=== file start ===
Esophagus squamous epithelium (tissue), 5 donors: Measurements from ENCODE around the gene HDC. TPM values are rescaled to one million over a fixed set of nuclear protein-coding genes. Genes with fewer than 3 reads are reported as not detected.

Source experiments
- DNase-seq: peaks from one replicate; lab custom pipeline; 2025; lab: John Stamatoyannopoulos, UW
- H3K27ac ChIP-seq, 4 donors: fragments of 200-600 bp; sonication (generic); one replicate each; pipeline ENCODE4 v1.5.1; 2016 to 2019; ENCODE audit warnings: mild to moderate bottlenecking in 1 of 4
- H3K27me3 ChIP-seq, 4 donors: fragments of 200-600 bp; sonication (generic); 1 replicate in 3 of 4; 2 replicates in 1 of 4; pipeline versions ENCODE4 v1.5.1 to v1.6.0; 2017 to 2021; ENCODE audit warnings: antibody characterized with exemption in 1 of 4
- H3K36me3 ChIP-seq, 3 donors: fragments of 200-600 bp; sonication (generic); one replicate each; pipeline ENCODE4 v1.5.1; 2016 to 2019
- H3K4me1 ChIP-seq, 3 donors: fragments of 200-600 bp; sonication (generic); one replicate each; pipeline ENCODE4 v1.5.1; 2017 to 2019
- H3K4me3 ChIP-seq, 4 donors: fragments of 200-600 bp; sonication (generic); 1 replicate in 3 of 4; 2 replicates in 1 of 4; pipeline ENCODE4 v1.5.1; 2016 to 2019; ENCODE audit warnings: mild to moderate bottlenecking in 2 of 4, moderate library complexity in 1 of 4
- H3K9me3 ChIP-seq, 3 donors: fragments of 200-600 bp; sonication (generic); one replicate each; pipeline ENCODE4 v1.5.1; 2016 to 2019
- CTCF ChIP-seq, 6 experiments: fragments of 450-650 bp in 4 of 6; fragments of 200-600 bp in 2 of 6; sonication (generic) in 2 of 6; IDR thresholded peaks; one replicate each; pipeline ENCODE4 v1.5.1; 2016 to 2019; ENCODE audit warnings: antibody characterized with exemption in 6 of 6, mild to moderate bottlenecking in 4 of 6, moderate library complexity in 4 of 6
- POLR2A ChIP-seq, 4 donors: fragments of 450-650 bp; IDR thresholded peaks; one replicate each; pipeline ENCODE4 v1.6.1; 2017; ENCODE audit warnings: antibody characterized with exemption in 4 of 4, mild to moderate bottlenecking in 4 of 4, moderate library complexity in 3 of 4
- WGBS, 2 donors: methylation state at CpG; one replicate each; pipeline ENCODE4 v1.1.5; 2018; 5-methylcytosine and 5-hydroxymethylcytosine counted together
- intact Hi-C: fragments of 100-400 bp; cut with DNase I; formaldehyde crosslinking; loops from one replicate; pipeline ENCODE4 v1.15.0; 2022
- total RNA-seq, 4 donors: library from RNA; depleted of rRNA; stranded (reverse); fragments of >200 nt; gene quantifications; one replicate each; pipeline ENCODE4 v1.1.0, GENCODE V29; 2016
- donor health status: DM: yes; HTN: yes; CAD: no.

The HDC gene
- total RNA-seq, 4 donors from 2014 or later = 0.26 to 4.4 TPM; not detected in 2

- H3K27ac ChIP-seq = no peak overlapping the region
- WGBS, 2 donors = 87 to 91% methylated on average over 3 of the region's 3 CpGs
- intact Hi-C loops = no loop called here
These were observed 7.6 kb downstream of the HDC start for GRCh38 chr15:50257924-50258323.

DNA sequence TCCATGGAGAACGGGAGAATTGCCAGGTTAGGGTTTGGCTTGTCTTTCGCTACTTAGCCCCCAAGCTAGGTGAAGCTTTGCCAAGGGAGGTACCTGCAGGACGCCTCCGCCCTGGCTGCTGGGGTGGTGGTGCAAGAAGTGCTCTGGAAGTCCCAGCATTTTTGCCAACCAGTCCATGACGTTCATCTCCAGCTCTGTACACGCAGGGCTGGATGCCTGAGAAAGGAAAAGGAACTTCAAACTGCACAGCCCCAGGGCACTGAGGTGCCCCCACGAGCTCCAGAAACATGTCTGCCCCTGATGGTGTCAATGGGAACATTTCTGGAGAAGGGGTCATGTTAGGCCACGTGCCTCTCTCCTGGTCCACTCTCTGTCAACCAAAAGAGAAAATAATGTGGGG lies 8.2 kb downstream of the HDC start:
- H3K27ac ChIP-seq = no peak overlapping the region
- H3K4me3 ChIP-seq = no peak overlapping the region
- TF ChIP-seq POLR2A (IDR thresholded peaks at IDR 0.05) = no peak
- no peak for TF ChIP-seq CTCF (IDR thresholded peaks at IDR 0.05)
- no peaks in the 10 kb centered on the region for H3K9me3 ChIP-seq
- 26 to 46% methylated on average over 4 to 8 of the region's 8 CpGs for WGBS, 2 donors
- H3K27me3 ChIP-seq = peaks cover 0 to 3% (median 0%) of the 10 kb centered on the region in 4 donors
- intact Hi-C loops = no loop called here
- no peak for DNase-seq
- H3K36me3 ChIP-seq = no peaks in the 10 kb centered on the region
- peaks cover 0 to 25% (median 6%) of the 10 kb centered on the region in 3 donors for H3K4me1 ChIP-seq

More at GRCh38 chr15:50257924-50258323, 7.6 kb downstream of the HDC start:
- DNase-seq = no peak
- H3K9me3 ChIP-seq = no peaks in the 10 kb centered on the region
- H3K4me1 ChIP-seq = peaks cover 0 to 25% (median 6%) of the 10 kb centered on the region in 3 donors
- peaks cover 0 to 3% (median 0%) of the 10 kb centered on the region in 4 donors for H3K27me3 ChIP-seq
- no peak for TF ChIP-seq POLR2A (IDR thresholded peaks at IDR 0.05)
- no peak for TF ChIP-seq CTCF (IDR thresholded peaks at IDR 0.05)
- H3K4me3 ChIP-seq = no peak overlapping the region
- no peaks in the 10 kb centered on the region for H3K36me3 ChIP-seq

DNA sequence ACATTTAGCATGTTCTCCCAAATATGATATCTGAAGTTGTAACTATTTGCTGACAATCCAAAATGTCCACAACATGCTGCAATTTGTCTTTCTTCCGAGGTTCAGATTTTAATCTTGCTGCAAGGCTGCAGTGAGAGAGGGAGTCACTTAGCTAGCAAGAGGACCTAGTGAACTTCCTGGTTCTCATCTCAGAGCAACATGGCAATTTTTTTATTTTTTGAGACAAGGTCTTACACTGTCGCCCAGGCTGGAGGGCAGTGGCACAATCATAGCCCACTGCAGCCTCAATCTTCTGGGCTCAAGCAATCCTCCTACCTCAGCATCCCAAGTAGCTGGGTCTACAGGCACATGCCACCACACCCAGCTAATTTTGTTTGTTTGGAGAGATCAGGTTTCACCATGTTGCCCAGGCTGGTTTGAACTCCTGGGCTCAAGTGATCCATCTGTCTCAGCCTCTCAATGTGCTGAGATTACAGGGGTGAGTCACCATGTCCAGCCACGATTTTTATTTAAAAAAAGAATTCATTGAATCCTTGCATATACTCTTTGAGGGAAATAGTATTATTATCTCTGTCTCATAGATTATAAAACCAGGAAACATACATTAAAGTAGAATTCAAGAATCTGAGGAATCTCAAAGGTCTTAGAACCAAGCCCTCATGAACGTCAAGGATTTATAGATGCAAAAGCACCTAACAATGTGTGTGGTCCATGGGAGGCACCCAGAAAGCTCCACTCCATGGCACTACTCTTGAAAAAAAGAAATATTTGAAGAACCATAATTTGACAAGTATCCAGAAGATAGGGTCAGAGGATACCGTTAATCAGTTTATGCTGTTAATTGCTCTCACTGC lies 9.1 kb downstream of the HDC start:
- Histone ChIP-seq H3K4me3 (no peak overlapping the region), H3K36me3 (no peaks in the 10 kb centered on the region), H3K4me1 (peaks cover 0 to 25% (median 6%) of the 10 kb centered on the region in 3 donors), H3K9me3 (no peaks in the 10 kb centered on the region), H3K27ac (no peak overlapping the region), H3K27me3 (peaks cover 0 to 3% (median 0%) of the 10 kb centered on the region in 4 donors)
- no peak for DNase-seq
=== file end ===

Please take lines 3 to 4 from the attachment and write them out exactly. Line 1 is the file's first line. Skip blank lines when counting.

- DNase-seq: peaks from one replicate; lab custom pipeline; 2025; lab: John Stamatoyannopoulos, UW
- H3K27ac ChIP-seq, 4 donors: fragments of 200-600 bp; sonication (generic); one replicate each; pipeline ENCODE4 v1.5.1; 2016 to 2019; ENCODE audit warnings: mild to moderate bottlenecking in 1 of 4